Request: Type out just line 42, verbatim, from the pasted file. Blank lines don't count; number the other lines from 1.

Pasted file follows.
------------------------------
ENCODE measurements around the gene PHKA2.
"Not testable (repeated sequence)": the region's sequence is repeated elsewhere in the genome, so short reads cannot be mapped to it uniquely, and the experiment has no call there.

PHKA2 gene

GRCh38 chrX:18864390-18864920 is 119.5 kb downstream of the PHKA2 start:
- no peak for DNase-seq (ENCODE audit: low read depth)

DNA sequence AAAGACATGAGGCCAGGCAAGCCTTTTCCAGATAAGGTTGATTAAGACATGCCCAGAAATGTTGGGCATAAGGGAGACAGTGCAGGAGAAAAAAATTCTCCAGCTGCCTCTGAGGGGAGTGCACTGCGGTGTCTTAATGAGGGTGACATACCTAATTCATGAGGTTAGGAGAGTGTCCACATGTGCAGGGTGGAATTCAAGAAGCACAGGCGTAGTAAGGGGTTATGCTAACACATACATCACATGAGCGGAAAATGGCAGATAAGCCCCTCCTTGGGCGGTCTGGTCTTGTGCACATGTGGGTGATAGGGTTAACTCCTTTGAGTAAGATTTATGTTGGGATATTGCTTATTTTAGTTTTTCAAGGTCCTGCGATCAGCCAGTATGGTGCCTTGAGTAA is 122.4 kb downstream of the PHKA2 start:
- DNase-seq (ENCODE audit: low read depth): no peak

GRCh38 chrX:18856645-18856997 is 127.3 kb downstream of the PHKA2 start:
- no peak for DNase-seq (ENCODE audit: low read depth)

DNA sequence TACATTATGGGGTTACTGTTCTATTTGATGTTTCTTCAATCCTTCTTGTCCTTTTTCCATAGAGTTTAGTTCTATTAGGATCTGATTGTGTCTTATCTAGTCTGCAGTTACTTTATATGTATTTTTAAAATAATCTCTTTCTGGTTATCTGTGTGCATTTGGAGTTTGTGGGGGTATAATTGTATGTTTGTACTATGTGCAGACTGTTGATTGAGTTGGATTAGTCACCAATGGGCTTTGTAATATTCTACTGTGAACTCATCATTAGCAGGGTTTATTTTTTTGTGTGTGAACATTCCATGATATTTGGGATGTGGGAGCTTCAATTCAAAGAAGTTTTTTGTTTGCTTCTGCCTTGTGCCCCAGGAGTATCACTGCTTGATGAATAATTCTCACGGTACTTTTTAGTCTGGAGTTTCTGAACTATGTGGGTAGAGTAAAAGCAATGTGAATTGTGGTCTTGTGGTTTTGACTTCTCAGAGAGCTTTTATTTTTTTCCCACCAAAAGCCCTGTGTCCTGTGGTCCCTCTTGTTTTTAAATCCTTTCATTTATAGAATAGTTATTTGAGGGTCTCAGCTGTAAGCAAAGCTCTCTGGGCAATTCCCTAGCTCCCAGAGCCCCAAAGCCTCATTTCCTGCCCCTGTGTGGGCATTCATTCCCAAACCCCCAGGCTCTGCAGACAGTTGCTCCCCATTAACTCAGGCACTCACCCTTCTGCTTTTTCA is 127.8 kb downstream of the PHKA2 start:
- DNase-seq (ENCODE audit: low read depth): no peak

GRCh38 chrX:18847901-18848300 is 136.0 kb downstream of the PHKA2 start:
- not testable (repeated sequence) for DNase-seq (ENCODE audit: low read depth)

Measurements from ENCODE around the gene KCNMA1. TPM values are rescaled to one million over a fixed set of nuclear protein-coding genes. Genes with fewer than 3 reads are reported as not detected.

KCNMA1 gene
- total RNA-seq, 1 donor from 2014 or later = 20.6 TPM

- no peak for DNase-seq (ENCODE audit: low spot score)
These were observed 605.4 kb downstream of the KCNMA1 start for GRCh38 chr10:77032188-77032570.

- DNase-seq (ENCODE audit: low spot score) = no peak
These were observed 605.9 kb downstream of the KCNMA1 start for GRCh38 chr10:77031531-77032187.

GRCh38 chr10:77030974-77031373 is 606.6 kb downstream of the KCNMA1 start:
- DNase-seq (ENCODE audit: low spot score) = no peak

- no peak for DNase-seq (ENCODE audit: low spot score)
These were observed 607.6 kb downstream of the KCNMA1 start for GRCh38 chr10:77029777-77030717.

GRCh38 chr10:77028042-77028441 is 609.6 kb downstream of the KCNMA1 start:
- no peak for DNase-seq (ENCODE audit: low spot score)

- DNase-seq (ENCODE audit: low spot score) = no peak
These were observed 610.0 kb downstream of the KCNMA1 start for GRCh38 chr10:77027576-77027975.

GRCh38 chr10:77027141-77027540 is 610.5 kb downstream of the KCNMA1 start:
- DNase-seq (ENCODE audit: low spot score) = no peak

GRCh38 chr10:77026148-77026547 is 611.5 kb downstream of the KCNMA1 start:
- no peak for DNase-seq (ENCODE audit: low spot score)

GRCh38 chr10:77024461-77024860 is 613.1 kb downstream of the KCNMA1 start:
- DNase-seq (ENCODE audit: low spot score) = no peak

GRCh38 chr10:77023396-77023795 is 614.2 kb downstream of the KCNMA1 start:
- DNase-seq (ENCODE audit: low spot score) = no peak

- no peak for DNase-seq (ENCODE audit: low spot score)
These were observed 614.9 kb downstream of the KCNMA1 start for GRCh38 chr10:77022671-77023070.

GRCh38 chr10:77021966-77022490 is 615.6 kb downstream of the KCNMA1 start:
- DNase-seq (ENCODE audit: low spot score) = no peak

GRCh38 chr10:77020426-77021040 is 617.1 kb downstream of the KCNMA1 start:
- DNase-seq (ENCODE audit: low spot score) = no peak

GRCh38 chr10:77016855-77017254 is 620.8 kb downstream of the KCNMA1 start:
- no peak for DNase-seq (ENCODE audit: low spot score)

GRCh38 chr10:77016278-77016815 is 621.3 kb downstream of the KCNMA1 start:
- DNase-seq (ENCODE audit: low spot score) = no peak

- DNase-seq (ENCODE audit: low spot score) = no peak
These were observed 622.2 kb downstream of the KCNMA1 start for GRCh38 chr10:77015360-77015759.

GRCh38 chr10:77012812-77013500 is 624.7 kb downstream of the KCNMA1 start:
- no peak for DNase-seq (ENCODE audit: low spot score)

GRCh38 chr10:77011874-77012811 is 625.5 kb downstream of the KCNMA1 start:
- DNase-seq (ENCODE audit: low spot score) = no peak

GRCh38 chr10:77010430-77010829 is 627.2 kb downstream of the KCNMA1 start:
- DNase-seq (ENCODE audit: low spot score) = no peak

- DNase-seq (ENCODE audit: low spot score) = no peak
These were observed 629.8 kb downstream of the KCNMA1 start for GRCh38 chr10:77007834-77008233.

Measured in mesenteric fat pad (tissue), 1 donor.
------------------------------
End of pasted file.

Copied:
- DNase-seq (ENCODE audit: low spot score) = no peak